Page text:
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My story starts at the end - the story's as well as mine.
So begins The Book of Katherine, the harrowing narrative of a woman who struggled with mental illness throughout her brief life, and who, even though ultimately vanquished, lived and left her mark of humble glory thanks to love.
A family saga fraught with ominous secrets and mortal remorse, a mystery story revolving around an unthinkable murder and its two victims, and a plunge into the depths of a soul that haunts the reader with its twofold play of light and darkness.
But let's hear what Katherine herself has to say:
This book does not intend to hurt anyone but those who will read it. This book, they'll say, is filled with lies, with malicious inaccuracies; it is an attempt to sully the reputation of an entire family by a mind both unstable and rancorous, seeking to avenge the death it brought upon itself. Yet this is my truth, and everyone is free to choose the oblivion they desire, which comforts them - it is so if they think so. This book is tearing me apart. This book's purpose is to tear me apart, to cut me into pieces. It's in my pieces that I am whole.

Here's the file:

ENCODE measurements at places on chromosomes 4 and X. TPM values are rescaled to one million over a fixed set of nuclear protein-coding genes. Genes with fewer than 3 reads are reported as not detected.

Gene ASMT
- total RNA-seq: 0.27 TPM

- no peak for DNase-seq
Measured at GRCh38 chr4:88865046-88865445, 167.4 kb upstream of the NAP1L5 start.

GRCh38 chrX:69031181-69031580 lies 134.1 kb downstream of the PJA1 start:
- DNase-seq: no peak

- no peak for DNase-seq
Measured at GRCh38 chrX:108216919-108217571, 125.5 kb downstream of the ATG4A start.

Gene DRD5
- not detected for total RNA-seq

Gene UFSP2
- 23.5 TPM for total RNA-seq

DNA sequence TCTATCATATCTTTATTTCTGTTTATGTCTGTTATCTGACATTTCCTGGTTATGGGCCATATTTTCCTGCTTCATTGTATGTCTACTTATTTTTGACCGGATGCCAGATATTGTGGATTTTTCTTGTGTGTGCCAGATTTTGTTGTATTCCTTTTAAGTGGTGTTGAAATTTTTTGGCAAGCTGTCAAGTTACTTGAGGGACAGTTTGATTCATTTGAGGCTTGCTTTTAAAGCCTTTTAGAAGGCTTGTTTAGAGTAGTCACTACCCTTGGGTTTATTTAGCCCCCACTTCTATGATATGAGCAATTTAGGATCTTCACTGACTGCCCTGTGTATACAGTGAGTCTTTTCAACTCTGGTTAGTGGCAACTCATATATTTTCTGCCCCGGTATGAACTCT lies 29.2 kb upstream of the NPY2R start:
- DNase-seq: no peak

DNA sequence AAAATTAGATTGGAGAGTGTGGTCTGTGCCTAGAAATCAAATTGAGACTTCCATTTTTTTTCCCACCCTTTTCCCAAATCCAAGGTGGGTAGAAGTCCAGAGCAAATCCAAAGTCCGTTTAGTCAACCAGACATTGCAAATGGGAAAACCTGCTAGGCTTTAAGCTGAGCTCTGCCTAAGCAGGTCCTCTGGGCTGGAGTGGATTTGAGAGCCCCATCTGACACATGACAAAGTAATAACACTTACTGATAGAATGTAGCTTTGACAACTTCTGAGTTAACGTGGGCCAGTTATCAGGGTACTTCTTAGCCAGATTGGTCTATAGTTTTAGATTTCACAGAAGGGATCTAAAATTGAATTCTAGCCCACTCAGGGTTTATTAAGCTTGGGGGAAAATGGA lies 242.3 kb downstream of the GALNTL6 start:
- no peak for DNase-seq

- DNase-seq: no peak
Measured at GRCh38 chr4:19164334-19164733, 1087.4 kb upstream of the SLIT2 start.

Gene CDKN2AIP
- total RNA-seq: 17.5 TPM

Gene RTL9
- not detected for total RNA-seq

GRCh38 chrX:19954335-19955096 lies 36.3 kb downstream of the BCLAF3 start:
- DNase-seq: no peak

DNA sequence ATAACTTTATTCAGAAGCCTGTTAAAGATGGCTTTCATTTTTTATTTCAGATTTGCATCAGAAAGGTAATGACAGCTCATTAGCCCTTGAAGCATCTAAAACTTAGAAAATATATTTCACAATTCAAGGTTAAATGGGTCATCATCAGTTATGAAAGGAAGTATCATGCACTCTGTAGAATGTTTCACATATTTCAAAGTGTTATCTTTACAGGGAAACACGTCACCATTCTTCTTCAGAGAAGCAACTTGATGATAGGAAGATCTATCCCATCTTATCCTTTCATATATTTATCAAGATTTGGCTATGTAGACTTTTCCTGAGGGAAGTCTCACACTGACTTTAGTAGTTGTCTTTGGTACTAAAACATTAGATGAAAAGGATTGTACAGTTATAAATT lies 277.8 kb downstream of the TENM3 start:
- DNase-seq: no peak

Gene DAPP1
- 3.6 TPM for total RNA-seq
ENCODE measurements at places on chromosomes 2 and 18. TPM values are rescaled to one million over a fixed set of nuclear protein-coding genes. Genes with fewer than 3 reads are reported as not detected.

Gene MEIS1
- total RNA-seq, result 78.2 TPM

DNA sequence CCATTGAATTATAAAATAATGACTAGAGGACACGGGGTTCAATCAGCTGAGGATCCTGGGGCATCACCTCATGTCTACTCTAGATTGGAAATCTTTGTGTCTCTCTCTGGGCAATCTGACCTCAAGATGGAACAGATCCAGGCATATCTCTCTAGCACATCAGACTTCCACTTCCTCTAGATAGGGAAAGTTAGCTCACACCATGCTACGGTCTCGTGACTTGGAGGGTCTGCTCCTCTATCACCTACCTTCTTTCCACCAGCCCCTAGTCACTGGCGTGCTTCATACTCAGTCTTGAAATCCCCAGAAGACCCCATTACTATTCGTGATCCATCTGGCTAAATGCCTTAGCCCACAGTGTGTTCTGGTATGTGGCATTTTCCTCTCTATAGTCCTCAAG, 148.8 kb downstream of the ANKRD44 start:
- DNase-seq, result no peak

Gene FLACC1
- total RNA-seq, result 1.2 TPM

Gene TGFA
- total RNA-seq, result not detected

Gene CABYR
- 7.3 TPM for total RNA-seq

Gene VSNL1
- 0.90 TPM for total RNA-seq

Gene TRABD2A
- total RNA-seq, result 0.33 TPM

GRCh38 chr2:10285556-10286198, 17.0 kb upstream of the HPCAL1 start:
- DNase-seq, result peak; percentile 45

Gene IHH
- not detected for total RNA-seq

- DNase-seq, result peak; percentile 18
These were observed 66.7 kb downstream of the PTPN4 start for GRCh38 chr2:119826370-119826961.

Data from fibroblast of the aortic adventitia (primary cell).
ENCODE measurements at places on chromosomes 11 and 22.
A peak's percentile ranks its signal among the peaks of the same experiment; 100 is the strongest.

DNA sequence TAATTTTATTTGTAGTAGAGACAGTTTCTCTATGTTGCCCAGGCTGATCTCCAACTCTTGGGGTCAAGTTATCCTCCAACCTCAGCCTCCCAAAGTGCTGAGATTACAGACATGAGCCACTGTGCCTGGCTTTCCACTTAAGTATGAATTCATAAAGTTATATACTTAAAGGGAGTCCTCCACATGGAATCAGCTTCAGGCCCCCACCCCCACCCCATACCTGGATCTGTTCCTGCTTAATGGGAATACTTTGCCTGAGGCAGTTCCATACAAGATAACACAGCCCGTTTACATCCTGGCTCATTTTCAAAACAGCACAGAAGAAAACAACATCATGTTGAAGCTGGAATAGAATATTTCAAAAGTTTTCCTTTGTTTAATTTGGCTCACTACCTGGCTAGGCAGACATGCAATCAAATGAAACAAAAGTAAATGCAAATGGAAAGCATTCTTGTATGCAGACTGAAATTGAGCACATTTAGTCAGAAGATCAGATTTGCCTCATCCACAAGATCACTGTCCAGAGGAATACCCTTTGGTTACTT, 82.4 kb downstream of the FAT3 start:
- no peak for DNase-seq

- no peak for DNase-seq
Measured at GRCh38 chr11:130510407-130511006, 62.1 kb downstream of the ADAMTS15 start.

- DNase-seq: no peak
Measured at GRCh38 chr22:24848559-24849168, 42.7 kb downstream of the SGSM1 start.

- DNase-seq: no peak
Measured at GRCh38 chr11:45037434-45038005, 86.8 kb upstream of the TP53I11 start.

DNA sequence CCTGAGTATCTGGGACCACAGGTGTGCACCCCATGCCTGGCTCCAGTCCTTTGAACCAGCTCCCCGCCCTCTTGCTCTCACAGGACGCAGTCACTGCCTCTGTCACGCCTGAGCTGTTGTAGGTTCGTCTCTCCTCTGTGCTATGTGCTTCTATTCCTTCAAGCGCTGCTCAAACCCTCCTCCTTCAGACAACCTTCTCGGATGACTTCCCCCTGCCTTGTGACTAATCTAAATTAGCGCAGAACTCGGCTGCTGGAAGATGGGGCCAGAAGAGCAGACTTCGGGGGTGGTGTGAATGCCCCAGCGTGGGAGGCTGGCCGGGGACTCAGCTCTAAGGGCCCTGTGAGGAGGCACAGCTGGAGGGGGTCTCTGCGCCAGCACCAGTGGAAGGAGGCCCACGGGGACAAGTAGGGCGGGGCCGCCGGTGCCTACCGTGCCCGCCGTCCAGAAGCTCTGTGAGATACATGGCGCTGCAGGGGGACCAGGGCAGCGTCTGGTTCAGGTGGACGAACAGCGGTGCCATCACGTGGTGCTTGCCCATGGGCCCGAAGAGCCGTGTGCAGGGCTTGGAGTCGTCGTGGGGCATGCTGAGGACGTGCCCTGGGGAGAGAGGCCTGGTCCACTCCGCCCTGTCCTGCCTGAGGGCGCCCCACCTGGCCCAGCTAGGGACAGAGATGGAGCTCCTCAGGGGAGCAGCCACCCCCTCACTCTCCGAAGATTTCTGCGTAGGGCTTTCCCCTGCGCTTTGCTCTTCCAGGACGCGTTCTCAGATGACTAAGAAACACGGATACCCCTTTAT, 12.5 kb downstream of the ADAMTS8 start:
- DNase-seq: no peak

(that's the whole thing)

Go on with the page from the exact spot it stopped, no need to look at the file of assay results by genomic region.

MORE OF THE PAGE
And whoever hears her story will never forget it.
Petros Chatzopoulos (aka Auguste Corteau) was born in Salonica, Greece, in 1979. He has written and published novels, short stories, poems, novellas, literary reviews and children’s books. He has also translated numerous books by renowned authors like J.D. Salinger, John Updike, Sarah Waters, Cormac McCarthy, Anne Enright, Annie Proulx, Sebastian Barry and others.